FDA thinks it’s identified what keeps causing E. coli outbreaks in leafy vegetables grown in California’s Central Coast — cattle located uphill from growing fields. It matched the outbreak strain to a sample of cattle feces. However, it was unable to identify which type of leafy vegetable carried the pathogen.
Moreover, investigators linked genetically similar strains of E. coli to outbreaks in 2018, 2019, and 2020.
Figuring out the definitive source of outbreaks in leafy vegetables remains elusive. Their short shelf life stymies investigators, since the infected crop is often out of circulation by the time authorities know an outbreak is underway.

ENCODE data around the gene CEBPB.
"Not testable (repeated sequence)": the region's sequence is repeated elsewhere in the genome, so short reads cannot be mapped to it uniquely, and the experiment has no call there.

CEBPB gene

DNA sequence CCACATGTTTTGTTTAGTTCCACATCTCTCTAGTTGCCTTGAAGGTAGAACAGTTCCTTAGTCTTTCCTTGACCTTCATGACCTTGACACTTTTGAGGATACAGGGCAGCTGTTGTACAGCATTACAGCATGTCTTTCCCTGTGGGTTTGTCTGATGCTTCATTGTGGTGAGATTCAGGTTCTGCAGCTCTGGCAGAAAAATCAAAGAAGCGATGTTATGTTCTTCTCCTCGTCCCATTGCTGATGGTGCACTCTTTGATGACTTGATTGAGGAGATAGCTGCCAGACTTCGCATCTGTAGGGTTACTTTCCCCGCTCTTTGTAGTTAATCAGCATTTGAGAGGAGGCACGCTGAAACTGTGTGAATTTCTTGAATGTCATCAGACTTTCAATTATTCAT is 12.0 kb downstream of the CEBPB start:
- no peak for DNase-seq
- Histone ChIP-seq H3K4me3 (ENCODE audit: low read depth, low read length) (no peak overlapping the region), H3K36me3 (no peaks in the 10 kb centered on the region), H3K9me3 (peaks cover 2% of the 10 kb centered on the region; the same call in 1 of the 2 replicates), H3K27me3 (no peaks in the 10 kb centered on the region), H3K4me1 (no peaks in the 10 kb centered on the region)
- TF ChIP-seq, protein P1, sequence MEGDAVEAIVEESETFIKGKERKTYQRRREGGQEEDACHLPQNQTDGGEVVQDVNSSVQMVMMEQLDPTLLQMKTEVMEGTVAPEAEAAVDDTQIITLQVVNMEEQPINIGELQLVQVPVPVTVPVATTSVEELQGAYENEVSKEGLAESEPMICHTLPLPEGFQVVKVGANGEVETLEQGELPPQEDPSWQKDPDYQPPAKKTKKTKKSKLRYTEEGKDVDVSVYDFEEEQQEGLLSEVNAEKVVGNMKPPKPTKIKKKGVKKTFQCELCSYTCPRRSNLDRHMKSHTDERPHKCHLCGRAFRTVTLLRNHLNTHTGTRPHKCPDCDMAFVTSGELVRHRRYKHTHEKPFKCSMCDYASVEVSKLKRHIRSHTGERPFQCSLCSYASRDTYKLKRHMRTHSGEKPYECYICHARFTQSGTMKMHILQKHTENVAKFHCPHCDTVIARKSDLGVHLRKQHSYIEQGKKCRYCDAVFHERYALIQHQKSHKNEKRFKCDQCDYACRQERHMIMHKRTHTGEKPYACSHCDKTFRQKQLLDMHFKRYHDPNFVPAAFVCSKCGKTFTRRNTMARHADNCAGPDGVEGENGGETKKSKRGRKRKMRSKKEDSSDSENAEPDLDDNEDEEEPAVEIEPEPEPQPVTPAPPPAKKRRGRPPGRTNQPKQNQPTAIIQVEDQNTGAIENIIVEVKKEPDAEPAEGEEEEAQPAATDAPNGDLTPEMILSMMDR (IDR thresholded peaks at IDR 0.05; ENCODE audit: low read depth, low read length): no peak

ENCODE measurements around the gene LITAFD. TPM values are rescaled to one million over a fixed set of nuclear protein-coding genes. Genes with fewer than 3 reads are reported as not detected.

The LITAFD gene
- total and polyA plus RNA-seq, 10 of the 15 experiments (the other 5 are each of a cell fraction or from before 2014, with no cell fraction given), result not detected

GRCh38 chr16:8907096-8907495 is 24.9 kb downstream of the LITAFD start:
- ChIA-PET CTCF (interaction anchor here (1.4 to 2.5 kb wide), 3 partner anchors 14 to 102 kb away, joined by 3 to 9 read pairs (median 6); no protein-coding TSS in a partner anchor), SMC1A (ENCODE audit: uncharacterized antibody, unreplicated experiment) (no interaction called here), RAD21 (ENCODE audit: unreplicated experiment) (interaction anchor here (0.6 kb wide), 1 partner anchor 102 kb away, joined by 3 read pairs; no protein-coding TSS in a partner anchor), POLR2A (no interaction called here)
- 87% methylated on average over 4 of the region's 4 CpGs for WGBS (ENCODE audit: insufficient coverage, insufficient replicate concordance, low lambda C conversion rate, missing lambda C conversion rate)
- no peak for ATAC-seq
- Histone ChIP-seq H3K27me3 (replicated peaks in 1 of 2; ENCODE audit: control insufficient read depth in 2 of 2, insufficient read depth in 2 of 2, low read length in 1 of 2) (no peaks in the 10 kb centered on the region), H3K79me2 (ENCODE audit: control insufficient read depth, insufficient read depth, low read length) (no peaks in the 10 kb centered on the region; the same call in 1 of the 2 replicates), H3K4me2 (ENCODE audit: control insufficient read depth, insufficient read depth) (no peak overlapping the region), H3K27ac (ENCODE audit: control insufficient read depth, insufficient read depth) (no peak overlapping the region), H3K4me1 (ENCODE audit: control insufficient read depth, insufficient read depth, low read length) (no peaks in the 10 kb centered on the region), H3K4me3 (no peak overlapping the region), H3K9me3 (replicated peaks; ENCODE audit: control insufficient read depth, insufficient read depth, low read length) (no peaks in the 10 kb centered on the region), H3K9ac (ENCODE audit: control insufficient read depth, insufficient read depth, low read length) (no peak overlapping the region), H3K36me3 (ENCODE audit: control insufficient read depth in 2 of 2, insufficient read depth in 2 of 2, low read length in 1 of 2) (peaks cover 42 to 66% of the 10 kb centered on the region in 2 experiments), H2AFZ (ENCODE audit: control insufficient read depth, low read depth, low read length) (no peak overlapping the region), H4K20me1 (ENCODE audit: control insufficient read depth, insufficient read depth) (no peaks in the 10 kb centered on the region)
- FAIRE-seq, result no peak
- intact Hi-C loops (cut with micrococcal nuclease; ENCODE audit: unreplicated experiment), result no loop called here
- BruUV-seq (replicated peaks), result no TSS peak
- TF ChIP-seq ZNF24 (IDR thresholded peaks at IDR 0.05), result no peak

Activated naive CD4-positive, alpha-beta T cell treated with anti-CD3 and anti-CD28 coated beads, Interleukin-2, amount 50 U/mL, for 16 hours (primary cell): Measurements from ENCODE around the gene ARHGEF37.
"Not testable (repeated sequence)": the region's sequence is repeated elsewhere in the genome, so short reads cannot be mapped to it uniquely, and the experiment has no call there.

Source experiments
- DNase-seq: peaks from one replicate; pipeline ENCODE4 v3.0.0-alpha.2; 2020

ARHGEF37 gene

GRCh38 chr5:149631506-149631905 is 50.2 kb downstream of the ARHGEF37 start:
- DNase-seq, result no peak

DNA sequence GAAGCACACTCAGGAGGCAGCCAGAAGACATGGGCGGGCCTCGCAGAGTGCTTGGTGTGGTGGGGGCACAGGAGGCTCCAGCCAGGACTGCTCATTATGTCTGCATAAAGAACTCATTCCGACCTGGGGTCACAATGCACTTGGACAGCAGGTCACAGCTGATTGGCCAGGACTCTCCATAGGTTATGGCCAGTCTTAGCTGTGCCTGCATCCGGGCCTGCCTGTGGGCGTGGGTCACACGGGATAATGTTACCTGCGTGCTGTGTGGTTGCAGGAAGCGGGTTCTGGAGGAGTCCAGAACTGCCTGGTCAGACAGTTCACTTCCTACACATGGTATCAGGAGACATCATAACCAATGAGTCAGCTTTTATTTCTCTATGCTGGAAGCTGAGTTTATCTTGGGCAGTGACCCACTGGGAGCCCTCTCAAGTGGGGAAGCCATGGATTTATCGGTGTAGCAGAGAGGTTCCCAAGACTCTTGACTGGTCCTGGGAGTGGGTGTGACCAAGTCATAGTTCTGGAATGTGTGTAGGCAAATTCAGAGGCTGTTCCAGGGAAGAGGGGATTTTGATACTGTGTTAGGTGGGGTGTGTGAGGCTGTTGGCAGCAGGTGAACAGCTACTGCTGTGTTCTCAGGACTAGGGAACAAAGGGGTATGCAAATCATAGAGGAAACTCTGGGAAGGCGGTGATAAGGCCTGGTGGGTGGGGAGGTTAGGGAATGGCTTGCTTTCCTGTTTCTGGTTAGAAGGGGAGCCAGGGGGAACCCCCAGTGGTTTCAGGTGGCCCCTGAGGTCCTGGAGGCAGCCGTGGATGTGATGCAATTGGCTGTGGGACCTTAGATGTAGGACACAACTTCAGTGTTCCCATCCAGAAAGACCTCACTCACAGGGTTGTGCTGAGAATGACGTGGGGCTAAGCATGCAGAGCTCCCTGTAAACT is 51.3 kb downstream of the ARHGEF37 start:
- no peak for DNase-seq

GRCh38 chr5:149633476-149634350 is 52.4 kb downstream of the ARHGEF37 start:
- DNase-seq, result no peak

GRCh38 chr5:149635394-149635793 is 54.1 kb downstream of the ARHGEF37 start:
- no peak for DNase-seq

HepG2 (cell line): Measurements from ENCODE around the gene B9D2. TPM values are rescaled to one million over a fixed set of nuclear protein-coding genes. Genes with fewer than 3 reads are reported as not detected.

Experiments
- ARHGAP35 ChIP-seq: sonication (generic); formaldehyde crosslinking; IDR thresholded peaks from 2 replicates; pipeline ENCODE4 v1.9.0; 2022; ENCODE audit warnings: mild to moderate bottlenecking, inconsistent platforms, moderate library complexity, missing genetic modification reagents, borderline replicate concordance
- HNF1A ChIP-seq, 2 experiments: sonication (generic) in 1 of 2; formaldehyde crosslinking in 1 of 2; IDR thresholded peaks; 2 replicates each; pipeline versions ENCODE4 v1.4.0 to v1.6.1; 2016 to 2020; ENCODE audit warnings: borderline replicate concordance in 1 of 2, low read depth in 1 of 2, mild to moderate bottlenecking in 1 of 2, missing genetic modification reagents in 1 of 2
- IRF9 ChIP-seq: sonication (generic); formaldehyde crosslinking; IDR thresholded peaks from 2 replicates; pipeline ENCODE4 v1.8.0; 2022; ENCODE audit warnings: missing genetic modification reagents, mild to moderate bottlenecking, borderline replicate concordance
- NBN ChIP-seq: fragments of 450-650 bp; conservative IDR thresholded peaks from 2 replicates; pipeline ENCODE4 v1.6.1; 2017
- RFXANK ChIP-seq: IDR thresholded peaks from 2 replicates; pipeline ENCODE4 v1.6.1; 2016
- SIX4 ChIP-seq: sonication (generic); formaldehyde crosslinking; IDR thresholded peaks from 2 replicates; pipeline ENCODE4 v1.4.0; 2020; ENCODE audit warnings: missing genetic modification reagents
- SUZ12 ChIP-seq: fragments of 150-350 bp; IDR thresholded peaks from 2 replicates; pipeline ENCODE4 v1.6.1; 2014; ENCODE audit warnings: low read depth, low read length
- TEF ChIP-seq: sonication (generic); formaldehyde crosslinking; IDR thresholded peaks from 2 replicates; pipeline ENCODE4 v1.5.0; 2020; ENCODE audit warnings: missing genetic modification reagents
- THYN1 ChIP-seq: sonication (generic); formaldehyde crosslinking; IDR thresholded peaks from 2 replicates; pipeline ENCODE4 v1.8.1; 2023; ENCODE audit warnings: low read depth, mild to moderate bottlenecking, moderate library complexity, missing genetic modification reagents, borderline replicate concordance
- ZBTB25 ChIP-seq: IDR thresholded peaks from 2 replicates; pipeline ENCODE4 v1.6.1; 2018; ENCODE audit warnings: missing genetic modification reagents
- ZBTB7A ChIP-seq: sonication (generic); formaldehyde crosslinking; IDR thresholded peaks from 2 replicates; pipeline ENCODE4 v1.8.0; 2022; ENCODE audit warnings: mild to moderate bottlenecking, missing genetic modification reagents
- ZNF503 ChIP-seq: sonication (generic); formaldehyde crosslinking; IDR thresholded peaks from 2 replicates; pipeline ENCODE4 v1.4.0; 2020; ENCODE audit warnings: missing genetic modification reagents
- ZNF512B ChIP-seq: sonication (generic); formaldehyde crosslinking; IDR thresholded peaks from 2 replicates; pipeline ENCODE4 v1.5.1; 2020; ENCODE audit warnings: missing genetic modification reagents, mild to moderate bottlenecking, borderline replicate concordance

Leafy green growers in the area take note. Officials say the findings mean you can prevent future outbreaks.
“The FDA recommends that growers of leafy greens in the California Central Coast Growing Region consider this reoccurring E. coli strain a reasonably foreseeable hazard, and specifically of concern in the South Monterey County area of the Salinas Valley,” says Frank Yiannas, Deputy Commissioner for Food Policy.
- Identify crops likely contaminated and do not harvest those crops.
- Assess how neighboring businesses might impact your fields.
- For those growers in the Central Coast, participate in both the California Agricultural Neighbors workgroup and the California Longitudinal Study. Both aim to reduce the risk of future contamination.
- Improve traceability so investigators can more quickly identify sources.
- Include other crops beyond romaine in provenance labeling.